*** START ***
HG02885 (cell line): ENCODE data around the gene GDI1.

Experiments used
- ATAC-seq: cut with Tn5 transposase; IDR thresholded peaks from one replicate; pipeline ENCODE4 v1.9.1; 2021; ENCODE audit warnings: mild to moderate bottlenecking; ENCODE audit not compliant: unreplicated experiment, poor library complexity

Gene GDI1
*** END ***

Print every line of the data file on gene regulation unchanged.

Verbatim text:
HG02885 (cell line): ENCODE data around the gene GDI1.

Experiments used
- ATAC-seq: cut with Tn5 transposase; IDR thresholded peaks from one replicate; pipeline ENCODE4 v1.9.1; 2021; ENCODE audit warnings: mild to moderate bottlenecking; ENCODE audit not compliant: unreplicated experiment, poor library complexity

Gene GDI1